To investigate the association of miR-302b expression with clinicopathological features and survival, miR-302b expression values were separated into low and high expression groups using the median expression value within the cohort as a cutoff. A Fisher’s exact text was used to analyze the relationship between miR-302b and the various clinicopathological characteristics. Progression-free survival (PFS) was defined as the time from the first day of treatment to the time of disease progression. The survival curves were built according to the Kaplan-Meier method, and the resulting curves were compared using the log-rank test. The joint effect of covariables was examined using the Cox proportional hazard regression model. For other analyses, the data are expressed as the mean ± standard deviation. Differences between groups were assessed using an unpaired, two-tailed Student’s t test; P < 0.05 was considered significant.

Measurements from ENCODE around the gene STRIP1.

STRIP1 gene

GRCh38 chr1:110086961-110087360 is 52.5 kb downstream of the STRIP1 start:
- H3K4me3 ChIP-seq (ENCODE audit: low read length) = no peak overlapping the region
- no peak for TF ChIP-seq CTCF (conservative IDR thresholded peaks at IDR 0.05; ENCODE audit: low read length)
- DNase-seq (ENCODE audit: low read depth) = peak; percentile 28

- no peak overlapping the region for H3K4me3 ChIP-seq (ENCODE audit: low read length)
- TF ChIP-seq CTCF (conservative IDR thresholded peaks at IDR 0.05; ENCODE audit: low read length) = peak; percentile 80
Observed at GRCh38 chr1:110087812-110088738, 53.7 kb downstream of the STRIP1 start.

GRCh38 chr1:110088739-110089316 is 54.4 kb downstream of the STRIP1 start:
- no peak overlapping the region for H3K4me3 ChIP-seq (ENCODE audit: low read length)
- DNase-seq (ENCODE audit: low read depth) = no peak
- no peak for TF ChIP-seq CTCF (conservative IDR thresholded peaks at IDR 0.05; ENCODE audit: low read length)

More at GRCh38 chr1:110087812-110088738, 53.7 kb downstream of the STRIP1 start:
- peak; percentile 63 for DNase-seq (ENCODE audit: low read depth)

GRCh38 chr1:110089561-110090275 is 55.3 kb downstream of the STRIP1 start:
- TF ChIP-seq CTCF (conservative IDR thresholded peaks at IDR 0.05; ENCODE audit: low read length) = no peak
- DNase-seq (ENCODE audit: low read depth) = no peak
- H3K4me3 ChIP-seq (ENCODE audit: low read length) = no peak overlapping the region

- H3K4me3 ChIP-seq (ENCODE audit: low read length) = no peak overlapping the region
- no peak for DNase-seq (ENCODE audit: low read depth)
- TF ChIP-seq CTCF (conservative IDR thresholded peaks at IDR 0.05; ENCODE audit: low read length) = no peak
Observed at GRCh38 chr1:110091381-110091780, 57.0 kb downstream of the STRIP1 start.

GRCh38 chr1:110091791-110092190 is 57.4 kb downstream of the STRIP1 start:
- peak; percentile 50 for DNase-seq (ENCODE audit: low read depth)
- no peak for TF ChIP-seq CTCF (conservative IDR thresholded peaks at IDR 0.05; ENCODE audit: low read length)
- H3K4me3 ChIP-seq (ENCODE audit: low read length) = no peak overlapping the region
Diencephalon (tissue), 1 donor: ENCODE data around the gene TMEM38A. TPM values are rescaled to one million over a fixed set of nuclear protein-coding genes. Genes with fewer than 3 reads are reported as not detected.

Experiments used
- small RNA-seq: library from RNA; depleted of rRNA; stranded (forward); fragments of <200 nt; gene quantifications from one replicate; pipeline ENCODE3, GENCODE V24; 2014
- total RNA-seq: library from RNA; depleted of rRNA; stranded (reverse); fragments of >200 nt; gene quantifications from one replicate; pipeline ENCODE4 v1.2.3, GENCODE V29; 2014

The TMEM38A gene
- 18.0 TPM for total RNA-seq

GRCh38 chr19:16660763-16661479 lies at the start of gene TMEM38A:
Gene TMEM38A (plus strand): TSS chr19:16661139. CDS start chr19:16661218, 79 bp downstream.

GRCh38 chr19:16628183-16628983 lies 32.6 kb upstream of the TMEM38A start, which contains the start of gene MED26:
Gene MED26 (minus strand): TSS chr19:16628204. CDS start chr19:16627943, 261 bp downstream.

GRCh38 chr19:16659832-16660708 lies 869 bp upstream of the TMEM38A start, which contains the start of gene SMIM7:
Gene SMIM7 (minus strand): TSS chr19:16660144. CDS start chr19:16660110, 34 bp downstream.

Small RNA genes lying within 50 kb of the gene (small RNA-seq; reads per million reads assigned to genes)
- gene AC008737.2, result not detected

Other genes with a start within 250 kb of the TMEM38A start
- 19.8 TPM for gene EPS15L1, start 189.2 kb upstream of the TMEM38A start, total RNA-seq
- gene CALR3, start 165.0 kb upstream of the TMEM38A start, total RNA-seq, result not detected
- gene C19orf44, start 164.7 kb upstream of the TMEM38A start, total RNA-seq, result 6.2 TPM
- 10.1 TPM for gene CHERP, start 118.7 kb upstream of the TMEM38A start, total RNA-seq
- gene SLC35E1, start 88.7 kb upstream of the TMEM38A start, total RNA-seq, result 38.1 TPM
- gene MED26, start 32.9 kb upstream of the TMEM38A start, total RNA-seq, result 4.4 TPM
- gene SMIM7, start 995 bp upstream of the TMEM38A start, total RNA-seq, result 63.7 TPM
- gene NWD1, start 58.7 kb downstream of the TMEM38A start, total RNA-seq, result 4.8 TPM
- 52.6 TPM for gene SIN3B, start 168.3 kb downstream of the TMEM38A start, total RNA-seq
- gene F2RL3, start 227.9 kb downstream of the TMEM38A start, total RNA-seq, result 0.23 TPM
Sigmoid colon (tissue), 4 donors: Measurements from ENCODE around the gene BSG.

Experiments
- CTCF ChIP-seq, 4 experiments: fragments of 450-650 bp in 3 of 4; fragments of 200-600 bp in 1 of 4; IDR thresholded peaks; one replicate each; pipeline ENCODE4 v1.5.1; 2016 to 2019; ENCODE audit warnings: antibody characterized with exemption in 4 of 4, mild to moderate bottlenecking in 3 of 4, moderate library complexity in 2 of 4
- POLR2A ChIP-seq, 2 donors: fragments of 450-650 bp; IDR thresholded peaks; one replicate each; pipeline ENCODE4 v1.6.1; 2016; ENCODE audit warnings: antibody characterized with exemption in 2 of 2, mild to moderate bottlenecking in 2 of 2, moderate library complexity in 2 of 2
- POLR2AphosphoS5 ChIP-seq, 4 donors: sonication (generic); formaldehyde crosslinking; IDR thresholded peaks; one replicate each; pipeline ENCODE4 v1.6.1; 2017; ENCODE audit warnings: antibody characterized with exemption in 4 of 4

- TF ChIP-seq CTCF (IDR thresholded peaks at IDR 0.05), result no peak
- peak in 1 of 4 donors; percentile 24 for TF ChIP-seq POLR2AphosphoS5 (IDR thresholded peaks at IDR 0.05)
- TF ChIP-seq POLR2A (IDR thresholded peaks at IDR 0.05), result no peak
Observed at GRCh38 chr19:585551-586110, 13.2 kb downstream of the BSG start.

Expression of miR-302b in ESCC and its significance
Clinicopathologic variables and the expression status of miR-302b
Well + Moderate
Lymph node status
Univariate analysis for progression free survival
Progression free survival (months)
Median ± SE
12.92 ± 1.03
19.82 ± 0.77
17.29 ± 1.23
17.20 ± 2.63
17.26 ± 1.08
18.63 ± 1.45
16.37 ± 0.95
18.94 ± 1.72
16.89 ± 1.15
18.09 ± 1.17
Well + Moderate
17.87 ± 1.00
14.00 ± 2.54
18.04 ± 1.22
16.79 ± 1.39
14.67 ± 1.35
20.2 ± 0.84
Multivariate Cox proportional hazards analysis for progression free survival
Progression free survival
Low vs high
Metastasis vs no metastasis
III–IV vs I–II
Well + moderate vs poor
ErbB4 is a target of miR-302b
miR-302b represses cell proliferation by inducing apoptosis
miR-302b regulates cell invasion in vitro
ErbB4 expression has been noted in various tumors, such as esophagus, colon, prostate, ovary, lung, breast, and thyroid [12–15, 25–27]. Moreover, recent findings about somatic mutations that activate ErbB4 in metastatic melanoma have started to support a casual role of ErbB4 in carcinogenesis and to support the development of tools , such as ErbB4 antibodies, to target ErbB4 in cancer . However, reports about the role of ErbB4 in ESCC are limited.